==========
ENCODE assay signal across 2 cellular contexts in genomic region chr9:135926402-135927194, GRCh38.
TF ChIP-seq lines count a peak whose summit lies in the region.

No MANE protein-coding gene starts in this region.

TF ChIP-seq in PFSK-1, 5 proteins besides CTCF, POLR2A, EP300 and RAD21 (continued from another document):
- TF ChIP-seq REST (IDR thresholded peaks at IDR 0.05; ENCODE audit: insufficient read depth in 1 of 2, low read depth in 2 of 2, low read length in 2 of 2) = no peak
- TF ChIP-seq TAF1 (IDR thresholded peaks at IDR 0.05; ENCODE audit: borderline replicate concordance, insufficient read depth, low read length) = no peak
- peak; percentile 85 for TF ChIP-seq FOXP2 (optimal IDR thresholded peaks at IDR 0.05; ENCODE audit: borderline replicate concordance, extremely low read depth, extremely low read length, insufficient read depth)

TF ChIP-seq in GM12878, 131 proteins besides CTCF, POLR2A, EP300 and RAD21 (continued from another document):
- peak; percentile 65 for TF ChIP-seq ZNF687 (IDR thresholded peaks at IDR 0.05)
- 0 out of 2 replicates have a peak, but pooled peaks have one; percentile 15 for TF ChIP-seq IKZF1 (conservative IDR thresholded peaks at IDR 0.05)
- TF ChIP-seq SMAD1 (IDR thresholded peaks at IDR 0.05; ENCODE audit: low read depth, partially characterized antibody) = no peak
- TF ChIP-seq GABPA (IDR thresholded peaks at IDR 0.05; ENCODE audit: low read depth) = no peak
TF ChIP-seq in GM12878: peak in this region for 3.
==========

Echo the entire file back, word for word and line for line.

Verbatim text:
ENCODE assay signal across 2 cellular contexts in genomic region chr9:135926402-135927194, GRCh38.
TF ChIP-seq lines count a peak whose summit lies in the region.

No MANE protein-coding gene starts in this region.

TF ChIP-seq in PFSK-1, 5 proteins besides CTCF, POLR2A, EP300 and RAD21 (continued from another document):
- TF ChIP-seq REST (IDR thresholded peaks at IDR 0.05; ENCODE audit: insufficient read depth in 1 of 2, low read depth in 2 of 2, low read length in 2 of 2) = no peak
- TF ChIP-seq TAF1 (IDR thresholded peaks at IDR 0.05; ENCODE audit: borderline replicate concordance, insufficient read depth, low read length) = no peak
- peak; percentile 85 for TF ChIP-seq FOXP2 (optimal IDR thresholded peaks at IDR 0.05; ENCODE audit: borderline replicate concordance, extremely low read depth, extremely low read length, insufficient read depth)

TF ChIP-seq in GM12878, 131 proteins besides CTCF, POLR2A, EP300 and RAD21 (continued from another document):
- peak; percentile 65 for TF ChIP-seq ZNF687 (IDR thresholded peaks at IDR 0.05)
- 0 out of 2 replicates have a peak, but pooled peaks have one; percentile 15 for TF ChIP-seq IKZF1 (conservative IDR thresholded peaks at IDR 0.05)
- TF ChIP-seq SMAD1 (IDR thresholded peaks at IDR 0.05; ENCODE audit: low read depth, partially characterized antibody) = no peak
- TF ChIP-seq GABPA (IDR thresholded peaks at IDR 0.05; ENCODE audit: low read depth) = no peak
TF ChIP-seq in GM12878: peak in this region for 3.